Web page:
What is halibut bycatch?
Halibut bycatch occurs when halibut are brought onboard trawl, hook-and-line, or pot fishing vessels targeting groundfish, such as pollock or Pacific cod. These vessels don’t intend to target halibut and often don’t have halibut Individual Fishing Quota (IFQ), so the halibut is brought on board incidentally and called prohibited species catch (PSC). The North Pacific Fishery Management Council (NPFMC) limits the amount of PSC harvest and creates management measures for the groundfish fisheries in the Gulf of Alaska (GOA) and the Bering Sea/Aleutian Islands (BSAI). PSC limits and management measures conserve the halibut stock and maintain the fisheries which directly target halibut, like the charter and longline industries.
Foreign groundfishing fleets of the 1960s and 70s caught thousands of tons of halibut as bycatch before they were phased out by the Magnuson-Stevens Act (MSA) and subsequent creation of Exclusive Economic Zones (EEZ). Before the MSA, the U.S. could only limit foreign fishing vessels if they were within 12 nautical miles of shore. The MSA extended that authority out to 200 nautical miles. Foreign fishing in U.S. waters was phased out by 1990, but U.S. fleets didn’t have any halibut bycatch management and incidental harvest rose once again. In response, the NPFMC began setting halibut bycatch limits and management measures for groundfishing across seasons by sector and gear type. Monitoring efforts and bycatch estimation models were then created, and have been changed and improved over time.
For all IPHC management areas, total sport landings in 2015 comprised 16% of the halibut removals, while bycatch was 19%. In 2016, they were matched at 17%. In 2017, sport catch passed bycatch rates, 19% sport to 14% bycatch. Most of this bycatch comes from the Central GOA (area 3A) and the BSAI; only a small percentage of the bycatch is allotted to Southeast Alaska.
GOA bycatch reduction measures (discussed in the articles below) were halted by the NPFMC in December 2016. During the development of action alternatives and stakeholder input, taking any action became increasingly contentious. The alternatives would impact harvesters, processors, crew, local communities, and support industries, and all were weighing in, each stressing the potential negative outcomes of the suggested options.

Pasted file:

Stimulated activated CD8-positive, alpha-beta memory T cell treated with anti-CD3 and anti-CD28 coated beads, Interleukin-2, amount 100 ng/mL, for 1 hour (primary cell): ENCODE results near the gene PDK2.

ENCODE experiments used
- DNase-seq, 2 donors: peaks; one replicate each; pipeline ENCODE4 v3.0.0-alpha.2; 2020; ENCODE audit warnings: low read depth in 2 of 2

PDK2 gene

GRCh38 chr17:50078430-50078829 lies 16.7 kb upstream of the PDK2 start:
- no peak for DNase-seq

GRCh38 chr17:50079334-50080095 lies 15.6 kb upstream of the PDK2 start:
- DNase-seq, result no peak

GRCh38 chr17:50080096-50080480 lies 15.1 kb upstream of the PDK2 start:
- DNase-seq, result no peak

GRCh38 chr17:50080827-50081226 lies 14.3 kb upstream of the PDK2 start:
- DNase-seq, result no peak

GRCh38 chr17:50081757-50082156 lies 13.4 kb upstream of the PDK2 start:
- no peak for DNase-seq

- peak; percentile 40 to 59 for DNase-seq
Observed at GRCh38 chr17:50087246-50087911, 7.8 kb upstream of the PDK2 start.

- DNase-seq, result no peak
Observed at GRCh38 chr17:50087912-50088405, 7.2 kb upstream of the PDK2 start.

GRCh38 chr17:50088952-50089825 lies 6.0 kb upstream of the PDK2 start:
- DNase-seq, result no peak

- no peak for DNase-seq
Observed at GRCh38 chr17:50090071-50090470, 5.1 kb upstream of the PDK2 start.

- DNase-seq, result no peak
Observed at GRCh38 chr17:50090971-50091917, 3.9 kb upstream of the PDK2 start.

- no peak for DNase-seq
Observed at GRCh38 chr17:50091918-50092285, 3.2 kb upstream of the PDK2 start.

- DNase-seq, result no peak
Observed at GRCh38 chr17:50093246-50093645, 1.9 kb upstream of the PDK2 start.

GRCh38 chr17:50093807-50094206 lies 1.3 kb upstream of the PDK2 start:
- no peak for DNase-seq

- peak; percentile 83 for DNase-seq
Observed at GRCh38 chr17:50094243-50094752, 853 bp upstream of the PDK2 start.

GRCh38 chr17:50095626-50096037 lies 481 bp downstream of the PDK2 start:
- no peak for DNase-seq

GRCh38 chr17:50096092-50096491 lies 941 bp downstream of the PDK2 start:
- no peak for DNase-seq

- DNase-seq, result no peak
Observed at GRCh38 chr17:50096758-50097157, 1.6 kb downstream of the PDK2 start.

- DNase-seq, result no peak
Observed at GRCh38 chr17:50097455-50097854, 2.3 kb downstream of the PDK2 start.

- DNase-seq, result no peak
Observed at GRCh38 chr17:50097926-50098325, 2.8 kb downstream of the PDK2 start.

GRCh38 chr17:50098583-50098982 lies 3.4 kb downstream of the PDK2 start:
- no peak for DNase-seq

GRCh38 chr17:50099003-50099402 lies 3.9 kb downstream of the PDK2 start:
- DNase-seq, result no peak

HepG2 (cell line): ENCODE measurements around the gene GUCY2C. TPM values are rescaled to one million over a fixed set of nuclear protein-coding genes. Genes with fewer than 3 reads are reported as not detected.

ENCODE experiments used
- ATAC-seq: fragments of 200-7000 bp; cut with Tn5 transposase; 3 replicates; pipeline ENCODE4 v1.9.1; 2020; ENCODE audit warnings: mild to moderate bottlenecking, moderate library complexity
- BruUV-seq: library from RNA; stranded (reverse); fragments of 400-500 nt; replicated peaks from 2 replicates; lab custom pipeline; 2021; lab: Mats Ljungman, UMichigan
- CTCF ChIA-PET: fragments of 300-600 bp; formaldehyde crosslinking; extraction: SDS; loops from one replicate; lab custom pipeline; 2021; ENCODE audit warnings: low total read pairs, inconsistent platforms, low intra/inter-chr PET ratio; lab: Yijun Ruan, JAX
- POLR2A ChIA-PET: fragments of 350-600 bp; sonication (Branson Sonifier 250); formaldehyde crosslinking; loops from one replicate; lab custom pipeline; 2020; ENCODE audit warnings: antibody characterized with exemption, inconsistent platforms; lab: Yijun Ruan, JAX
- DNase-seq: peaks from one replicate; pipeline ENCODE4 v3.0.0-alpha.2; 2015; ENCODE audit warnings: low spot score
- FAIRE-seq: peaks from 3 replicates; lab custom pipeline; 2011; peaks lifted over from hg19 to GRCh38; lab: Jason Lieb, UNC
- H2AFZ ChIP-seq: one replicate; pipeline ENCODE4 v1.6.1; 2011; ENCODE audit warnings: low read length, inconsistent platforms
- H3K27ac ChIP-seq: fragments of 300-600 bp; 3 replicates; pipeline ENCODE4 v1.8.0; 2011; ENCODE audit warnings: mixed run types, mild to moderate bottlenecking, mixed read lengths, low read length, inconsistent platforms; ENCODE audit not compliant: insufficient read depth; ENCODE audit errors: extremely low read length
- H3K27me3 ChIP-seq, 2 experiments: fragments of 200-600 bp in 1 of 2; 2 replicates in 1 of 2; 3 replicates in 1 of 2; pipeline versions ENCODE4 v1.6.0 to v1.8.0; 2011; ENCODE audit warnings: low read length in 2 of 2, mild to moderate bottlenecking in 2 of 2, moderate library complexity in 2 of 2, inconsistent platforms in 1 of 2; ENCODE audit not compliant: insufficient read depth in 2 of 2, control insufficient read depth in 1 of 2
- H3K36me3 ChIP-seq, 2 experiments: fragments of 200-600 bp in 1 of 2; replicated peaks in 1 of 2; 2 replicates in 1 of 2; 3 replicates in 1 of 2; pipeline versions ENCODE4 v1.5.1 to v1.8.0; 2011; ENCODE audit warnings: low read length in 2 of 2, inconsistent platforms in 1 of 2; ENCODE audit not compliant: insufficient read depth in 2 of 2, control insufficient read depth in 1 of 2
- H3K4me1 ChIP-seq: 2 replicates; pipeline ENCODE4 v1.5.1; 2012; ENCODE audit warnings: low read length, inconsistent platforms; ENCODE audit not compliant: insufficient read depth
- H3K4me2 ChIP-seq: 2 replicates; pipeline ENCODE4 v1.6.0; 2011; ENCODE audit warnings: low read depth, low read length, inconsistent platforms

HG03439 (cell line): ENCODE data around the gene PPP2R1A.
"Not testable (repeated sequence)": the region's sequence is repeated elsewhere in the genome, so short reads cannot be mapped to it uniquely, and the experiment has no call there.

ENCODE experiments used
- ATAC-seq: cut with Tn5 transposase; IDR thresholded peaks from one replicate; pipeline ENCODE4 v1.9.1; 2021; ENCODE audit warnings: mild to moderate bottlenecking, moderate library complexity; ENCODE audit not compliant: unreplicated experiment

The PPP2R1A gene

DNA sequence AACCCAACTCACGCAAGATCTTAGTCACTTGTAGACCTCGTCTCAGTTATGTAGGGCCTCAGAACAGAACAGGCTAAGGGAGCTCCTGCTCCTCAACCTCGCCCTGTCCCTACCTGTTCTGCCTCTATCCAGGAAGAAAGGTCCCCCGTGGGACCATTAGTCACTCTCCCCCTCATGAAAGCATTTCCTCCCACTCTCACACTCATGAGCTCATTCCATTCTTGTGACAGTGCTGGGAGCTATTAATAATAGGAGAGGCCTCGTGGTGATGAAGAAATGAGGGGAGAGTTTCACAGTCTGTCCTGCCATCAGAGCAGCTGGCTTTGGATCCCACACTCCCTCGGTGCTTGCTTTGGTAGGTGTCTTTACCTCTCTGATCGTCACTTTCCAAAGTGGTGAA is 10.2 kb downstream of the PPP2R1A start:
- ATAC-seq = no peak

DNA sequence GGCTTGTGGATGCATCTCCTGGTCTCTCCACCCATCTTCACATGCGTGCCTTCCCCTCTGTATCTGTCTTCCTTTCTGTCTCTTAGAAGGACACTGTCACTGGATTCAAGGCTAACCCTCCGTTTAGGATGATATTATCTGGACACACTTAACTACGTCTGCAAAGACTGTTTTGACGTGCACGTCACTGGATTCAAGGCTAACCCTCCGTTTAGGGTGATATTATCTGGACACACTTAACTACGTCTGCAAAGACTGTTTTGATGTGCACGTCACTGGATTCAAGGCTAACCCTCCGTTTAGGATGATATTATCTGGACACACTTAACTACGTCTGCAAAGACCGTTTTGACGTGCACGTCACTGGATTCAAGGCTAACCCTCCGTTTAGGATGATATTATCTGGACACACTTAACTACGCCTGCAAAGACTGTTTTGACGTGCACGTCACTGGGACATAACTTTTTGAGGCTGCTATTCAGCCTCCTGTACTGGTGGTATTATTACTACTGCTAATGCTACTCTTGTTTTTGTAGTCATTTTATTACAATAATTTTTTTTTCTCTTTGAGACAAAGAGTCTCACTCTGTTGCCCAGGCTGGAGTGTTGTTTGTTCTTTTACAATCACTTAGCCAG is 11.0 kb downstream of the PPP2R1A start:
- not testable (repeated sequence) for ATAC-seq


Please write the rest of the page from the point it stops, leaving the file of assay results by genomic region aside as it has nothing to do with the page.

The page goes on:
The NPFMC reduced BSAI halibut PSC across sectors and gear types by a total of 21% in 2015. This reduction was significant, but failed to account for the varying nature of the halibut stocks. Notably, when the amount of halibut available to harvest went down for the directed fisheries, the PSC limit stayed the same and bycatch became a larger portion of total harvest. In 2016, a workgroup began looking at opportunities to tie halibut PSC to halibut abundance. This action is still active within the NPFMC process.
The June 2016 North Pacific Fishery Management Council (NPFMC) meeting ended today after five days of discussion surrounding Gulf of Alaska (GOA) groundfish trawl fisheries. The GOA groundfish fishery does not have the quota system most Alaska fisheries are known...read more
The Council reviewed a discussion paper on elements of the previously proposed framework for a new GOA trawl management structure, which was set forth in October 2014. The Council took action to add several options to the pre-existing Alternatives (Alternative 2 and...read more
Over the past decade, more than 62 million pounds of halibut has been caught, killed, and discarded as bycatch in the Bering Sea/ Aleutian Islands. During the same period, landings of halibut as the target species have declined from an already alarmingly small 52 percent of the total removals to only 34 percent of removals.
Conservation measures implemented over the past 15 years to address declining halibut stocks have fallen disproportionately on the backs of halibut fishers all over the state. While the bycatch limit for the BSAI trawl fleet has hardly changed catch limits for Individual Fishing Quota owners have been cut by 70 percent, and charter fleet harvests have been reduced by 50 percent in some waters.